previous next

The oration or speech which Herueie made.

WHEN Reimond had ended his speech, & the whole companie being in a muttering, and as it were men well pleased and verie well allowing his mind and opinion: then Herueie stood vp and spake to them all in this maner. "Reimond hath verie exquisetlie discoursed with vs of pitie and mercie, and in set speeches vttering his eloquence, hath shewed his mind and declared his opinion; persuading and inducing vs to beléeue, that a strange land were to be conquered sooner by mercie and fond pitie than by sword and fire. But I praie you, can there be a worsse waie than so to thinke? Did Iulius Cesar or Alexander of Macedonie by such means or in such order conquer the whole world? Did the nations from out of all places run to submit themselues vnder their yoke and empire, in respect of their pitie & mercie, & not rather compelled so to doo for feare & perforce? For people, whiles they are yet proud and rebellious, they are (all pitie and mercie set apart; by all manner of waies and means to be subdued: but when they are once brought into subiection and bondage, and redie to serue and obeie, then they are with all courtesie to be intreated and dealt withall: so that the state of the gouernment may be in safetie and out of danger. Herein and in this point must pitie be vsed, but in the other seueritie or rather crueltie is more necessarie: here clemencie is to be shewed, but in the other rigour without fauour is to be exhibited and vsed. Reimond persuadeth that mercie is to be extended, as vpon a people alreadie subdued and subiected; or as though the enimies were so few and of so small a number, as against whome no valiant seruice nor chiualrie can be exploited, and yet they redie to ioine with vs: whereby our force may be increased, and our power augmented. But alas! Doo not we sée how that the whole nation and people of Ireland are wholie bent, and not without cause altogither conspired against vs?

"Suerlie me thinketh Reimond is contrarie vnto himselfe; for why, his comming hither was not to dispute of pitie, nor to reason of mercie; but to conquer the nation and to subdue the people. O what an example of impious pitie were it then, to neglect our owne safetie, and to haue remorse and compassion vpon others distresses? Moreouer, we haue here in the fields, and in armour more enimies than friends, we are in the middle of perils and dangers, our enimies being round about vs in euerie place: and shall we thinke this to be nothing, but that we must be also in the like distresse and danger among our selues. Round about vs our enimies are infinit, and within our selues some there be which practise our destruction. And if it should happen that our captiues and prisoners should escape and breake loose out of their bonds, which are but verie weake and slender, no doubt they will foorthwith take our owne armours and weapons against vs. Well well, the mouse is in the cupbord, the fire is in the lap, and the serpent is in the bosome; the enimie is at hand readie to oppresse his aduersarie, and the gest is in place with small courtesie to requit his host. And I praie you dooth not Reimond execute that in his facts and dooings, which he denieth in his words? Are not his spéeches contrarie to his deeds? Let him answer me to this. If our enimies when they come in good araie and well appointed to giue the onset, and to wage the battell against vs, if they should happen to haue the victorie and the ouerhand ouer vs, would they deale in pitie & mercie? Would they grant vs our liues? Would they put vs to ransome? Tush what néed manie words when the déeds are apparant? Our victorie is to be so vsed, that the destruction of these few may be a terror to manie; wherby all others and this wild and rebellious nation may take an example, and beware how they meddle and incounter with vs. Of two things we are to make choise of one; for either we must valiantlie and couragiouslie stand to performe what we haue taken in hand; and all fond pitie set aside, boldlie and stoutlie to ouerthrow and vanquish this rebellious and stubborne people: or (if we shall after the mind and opinion of Reimond altogither be pitifull and full of mercie) we must hoise vp our sailes and returne home, leauing both the countrie and our patrimonie to this miserable and wretched people." Herueies opinion was best liked, and the whole companie allowed his iudgement, wherevpon the captiues (as men condemned) were brought to the rockes, and after their lims were broken, they were cast headlong into the seas, and so drowned.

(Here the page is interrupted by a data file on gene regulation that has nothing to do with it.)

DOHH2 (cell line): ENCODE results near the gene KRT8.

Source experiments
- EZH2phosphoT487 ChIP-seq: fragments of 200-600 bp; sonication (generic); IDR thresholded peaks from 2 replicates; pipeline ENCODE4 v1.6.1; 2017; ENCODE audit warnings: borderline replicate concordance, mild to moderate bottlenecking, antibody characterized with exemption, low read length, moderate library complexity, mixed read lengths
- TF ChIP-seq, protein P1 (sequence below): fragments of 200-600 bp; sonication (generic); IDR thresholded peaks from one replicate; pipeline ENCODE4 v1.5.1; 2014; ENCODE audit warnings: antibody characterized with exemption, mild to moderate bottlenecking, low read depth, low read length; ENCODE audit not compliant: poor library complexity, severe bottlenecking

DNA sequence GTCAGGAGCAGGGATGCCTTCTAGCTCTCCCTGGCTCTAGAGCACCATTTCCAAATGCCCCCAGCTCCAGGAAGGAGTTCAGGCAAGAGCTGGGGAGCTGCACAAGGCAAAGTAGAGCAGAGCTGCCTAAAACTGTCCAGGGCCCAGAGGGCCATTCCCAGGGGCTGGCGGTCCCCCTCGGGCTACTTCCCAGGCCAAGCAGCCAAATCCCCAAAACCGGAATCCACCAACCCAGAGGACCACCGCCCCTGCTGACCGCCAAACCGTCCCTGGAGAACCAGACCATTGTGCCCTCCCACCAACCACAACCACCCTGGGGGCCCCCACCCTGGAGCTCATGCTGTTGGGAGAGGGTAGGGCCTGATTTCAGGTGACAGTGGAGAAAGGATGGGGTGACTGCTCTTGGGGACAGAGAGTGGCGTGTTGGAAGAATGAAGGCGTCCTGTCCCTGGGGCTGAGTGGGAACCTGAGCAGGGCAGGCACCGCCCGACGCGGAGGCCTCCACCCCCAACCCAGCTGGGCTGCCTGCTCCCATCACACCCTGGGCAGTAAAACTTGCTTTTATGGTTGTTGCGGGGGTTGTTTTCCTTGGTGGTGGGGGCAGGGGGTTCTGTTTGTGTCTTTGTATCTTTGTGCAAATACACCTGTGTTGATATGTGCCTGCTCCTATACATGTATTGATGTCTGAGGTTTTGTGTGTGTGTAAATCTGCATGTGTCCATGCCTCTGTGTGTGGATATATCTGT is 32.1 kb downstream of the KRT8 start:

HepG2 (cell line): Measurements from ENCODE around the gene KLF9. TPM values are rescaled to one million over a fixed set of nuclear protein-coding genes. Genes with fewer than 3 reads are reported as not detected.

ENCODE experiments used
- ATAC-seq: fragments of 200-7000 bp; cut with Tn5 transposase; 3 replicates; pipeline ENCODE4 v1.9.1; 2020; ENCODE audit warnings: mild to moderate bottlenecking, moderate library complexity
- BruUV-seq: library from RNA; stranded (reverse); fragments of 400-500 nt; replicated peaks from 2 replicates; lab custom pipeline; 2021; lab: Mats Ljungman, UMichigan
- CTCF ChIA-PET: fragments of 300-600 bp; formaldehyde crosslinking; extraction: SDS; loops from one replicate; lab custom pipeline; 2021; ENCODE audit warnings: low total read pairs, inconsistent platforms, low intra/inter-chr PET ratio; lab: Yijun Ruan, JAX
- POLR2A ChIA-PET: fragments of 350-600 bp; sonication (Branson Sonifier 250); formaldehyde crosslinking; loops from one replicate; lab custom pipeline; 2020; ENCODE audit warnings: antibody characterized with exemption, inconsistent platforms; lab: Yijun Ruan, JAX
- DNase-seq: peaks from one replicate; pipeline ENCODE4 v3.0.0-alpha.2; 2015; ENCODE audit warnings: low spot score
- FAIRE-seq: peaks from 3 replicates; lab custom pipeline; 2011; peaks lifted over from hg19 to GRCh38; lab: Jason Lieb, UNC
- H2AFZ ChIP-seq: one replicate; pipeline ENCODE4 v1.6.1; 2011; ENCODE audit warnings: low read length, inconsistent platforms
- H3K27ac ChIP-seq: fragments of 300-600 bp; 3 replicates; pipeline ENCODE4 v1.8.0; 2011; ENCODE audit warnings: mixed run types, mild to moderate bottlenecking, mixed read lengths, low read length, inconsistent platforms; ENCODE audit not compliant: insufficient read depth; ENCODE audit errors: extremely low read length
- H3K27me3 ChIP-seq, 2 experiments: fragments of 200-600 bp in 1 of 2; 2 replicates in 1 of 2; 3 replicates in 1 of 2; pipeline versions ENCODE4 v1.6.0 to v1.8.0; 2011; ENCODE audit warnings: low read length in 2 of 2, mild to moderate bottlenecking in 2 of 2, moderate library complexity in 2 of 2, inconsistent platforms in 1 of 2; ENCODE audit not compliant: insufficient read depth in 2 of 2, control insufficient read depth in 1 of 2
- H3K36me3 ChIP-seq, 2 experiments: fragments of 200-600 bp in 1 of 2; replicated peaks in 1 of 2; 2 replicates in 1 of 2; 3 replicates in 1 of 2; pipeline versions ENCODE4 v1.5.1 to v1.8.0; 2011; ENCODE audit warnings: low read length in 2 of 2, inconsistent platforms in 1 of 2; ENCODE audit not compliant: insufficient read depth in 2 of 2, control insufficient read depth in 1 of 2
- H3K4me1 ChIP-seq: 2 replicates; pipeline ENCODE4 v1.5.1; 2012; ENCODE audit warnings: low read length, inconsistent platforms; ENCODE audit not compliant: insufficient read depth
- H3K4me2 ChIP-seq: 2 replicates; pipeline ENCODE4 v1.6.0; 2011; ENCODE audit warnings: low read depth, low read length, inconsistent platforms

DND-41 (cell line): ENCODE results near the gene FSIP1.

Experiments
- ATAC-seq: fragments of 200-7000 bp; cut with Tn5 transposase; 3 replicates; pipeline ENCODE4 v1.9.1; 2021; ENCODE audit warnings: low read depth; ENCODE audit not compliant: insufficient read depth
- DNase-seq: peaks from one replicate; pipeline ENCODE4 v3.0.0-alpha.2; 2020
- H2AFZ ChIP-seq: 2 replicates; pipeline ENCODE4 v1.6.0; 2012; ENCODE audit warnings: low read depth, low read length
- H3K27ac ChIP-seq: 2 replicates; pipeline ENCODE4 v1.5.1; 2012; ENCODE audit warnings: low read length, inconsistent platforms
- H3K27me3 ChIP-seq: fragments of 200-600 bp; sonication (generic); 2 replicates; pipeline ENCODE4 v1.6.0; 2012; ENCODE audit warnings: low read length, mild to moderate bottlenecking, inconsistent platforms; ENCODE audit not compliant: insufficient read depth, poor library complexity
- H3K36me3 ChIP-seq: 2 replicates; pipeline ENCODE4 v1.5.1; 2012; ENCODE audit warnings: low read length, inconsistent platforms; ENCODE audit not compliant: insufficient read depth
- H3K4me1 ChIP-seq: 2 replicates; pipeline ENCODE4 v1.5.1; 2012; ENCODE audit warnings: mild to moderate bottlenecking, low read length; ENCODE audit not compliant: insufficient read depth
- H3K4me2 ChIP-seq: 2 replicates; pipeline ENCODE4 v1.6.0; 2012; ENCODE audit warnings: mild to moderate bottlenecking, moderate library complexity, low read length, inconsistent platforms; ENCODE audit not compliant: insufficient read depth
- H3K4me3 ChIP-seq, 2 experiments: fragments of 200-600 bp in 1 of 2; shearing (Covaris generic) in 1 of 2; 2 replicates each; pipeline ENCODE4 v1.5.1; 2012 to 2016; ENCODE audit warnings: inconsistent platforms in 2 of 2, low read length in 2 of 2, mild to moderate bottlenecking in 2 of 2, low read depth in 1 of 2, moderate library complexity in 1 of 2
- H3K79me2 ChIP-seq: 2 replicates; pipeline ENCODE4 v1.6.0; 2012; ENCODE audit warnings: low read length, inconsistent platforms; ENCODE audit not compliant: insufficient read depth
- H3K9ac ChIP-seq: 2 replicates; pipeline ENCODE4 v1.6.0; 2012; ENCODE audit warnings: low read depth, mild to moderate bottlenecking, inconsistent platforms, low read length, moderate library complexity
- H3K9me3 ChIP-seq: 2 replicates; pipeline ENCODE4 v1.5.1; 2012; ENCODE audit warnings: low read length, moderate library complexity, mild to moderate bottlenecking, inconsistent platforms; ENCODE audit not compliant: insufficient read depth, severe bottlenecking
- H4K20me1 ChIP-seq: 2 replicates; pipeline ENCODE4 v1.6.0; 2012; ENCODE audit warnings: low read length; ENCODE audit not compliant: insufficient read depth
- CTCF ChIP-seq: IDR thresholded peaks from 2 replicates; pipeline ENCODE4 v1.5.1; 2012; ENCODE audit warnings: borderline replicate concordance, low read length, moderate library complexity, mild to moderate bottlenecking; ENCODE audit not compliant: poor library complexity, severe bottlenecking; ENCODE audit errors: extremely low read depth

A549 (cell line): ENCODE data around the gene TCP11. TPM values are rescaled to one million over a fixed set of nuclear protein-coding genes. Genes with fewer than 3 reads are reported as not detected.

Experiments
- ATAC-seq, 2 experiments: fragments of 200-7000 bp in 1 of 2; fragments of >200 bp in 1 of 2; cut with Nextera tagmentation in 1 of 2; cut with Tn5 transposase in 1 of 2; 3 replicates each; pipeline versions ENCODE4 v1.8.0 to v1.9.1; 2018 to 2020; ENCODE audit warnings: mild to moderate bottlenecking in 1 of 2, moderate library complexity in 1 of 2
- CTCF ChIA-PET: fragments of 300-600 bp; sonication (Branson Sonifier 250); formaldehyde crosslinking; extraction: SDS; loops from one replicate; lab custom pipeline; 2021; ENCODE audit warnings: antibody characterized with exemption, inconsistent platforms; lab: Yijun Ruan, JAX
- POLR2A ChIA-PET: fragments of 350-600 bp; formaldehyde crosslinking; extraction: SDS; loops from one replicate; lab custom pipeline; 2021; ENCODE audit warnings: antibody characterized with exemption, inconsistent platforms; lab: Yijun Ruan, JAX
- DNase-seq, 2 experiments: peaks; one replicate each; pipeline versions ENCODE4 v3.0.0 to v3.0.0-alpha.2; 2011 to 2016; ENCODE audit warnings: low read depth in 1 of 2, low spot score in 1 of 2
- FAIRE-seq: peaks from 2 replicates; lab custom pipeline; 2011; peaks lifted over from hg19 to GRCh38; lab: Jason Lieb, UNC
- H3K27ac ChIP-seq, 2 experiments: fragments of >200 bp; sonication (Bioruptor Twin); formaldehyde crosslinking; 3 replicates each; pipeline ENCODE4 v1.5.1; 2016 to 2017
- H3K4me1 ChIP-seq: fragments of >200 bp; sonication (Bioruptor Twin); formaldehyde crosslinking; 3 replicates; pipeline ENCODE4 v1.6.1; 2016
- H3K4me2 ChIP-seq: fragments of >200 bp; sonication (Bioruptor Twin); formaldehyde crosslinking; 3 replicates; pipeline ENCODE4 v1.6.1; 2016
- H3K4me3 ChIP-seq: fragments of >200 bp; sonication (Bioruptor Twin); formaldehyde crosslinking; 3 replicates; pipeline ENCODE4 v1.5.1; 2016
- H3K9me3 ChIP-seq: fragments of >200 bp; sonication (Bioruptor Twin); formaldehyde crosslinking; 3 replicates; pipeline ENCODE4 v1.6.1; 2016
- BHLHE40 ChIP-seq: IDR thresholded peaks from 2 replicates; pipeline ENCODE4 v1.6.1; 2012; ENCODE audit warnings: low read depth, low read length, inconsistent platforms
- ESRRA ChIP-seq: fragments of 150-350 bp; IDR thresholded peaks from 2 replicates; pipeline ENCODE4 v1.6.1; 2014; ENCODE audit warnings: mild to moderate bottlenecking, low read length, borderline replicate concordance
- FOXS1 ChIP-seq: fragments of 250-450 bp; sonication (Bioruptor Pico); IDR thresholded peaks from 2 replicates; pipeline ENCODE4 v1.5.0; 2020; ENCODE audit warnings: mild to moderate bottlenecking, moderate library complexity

Creative Commons License
This work is licensed under a Creative Commons Attribution-ShareAlike 3.0 United States License.

An XML version of this text is available for download, with the additional restriction that you offer Perseus any modifications you make. Perseus provides credit for all accepted changes, storing new additions in a versioning system.

hide Display Preferences
Greek Display:
Arabic Display:
View by Default:
Browse Bar: